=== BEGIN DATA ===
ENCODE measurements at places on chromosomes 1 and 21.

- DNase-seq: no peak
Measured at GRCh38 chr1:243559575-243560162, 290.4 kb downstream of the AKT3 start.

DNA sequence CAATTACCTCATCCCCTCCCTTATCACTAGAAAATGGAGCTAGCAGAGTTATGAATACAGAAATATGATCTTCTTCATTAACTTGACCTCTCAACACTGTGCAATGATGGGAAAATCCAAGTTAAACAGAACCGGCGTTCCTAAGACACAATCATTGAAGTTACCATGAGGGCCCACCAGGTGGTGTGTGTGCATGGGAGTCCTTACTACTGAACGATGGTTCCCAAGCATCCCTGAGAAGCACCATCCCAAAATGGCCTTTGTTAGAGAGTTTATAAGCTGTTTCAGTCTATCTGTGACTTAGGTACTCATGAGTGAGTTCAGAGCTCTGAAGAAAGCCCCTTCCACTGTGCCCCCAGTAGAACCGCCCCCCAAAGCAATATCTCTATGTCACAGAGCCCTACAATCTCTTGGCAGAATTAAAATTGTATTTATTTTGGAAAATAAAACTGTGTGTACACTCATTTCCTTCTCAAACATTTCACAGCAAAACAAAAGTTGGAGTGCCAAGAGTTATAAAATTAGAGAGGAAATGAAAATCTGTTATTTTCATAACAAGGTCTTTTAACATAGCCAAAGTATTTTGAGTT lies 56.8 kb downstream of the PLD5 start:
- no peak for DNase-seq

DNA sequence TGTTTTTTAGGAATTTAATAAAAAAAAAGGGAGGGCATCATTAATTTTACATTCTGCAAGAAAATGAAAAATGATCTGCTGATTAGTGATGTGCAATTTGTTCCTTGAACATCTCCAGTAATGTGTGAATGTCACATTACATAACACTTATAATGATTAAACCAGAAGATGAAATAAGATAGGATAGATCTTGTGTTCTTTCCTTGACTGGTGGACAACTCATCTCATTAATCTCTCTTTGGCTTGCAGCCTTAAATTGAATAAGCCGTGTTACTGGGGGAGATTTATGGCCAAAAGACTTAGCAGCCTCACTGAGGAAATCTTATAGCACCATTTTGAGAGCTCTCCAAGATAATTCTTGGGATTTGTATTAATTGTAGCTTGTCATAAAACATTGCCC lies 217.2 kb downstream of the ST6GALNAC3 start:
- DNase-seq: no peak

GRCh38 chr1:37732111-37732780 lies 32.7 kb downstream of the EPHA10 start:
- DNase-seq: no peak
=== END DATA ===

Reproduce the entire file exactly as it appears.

ENCODE measurements at places on chromosomes 1 and 21.

- DNase-seq: no peak
Measured at GRCh38 chr1:243559575-243560162, 290.4 kb downstream of the AKT3 start.

DNA sequence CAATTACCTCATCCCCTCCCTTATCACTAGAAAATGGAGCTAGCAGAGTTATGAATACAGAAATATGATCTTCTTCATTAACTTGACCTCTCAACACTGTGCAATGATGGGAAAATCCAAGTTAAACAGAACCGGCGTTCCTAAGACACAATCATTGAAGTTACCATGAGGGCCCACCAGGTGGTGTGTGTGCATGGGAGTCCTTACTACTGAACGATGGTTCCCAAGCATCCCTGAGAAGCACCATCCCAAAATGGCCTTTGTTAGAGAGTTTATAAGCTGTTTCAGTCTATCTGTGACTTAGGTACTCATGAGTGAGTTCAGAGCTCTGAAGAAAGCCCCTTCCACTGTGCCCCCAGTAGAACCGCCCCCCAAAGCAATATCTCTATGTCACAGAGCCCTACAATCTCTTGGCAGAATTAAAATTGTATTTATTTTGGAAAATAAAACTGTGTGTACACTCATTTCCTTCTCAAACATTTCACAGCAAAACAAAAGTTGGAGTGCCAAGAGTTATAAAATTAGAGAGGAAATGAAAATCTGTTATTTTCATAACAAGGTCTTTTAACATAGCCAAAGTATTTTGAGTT lies 56.8 kb downstream of the PLD5 start:
- no peak for DNase-seq

DNA sequence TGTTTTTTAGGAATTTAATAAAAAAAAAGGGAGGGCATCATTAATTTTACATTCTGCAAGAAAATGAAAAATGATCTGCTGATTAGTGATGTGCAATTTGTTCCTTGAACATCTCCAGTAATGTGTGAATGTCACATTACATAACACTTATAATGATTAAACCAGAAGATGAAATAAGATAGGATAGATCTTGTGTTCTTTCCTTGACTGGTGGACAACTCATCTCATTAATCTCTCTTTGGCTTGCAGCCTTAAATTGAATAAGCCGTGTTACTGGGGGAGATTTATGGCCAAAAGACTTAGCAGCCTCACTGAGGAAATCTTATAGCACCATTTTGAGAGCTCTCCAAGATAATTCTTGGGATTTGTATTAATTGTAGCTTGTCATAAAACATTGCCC lies 217.2 kb downstream of the ST6GALNAC3 start:
- DNase-seq: no peak

GRCh38 chr1:37732111-37732780 lies 32.7 kb downstream of the EPHA10 start:
- DNase-seq: no peak